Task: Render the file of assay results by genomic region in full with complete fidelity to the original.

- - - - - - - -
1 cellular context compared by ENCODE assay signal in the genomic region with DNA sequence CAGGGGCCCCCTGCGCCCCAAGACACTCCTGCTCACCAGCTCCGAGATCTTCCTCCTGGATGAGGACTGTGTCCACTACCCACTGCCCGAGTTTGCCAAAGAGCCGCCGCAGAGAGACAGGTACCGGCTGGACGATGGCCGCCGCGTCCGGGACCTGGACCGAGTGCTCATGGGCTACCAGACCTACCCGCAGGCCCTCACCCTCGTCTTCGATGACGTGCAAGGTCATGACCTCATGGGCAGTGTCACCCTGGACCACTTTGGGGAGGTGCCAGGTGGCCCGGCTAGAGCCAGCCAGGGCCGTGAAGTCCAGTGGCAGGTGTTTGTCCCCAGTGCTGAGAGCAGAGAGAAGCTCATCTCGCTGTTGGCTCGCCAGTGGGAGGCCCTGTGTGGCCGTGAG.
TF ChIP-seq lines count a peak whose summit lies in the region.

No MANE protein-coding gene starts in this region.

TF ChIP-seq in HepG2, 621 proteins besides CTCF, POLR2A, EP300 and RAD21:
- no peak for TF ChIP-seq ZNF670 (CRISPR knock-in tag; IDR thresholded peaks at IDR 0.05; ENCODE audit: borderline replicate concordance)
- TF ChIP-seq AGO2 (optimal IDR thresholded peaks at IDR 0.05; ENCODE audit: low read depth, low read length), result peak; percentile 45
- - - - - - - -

1 cellular context compared by ENCODE assay signal in the genomic region with DNA sequence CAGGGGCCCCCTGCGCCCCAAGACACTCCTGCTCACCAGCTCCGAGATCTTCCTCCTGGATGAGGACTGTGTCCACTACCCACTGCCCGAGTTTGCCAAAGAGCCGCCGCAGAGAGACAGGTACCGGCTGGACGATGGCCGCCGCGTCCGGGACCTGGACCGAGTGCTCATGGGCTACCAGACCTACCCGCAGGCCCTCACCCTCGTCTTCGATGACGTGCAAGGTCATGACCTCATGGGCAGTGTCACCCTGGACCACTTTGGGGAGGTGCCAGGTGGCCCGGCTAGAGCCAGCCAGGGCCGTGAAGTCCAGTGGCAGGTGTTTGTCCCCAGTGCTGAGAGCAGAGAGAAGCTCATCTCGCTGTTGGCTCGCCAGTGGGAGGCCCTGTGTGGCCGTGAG.
TF ChIP-seq lines count a peak whose summit lies in the region.

No MANE protein-coding gene starts in this region.

TF ChIP-seq in HepG2, 621 proteins besides CTCF, POLR2A, EP300 and RAD21:
- no peak for TF ChIP-seq ZNF670 (CRISPR knock-in tag; IDR thresholded peaks at IDR 0.05; ENCODE audit: borderline replicate concordance)
- TF ChIP-seq AGO2 (optimal IDR thresholded peaks at IDR 0.05; ENCODE audit: low read depth, low read length), result peak; percentile 45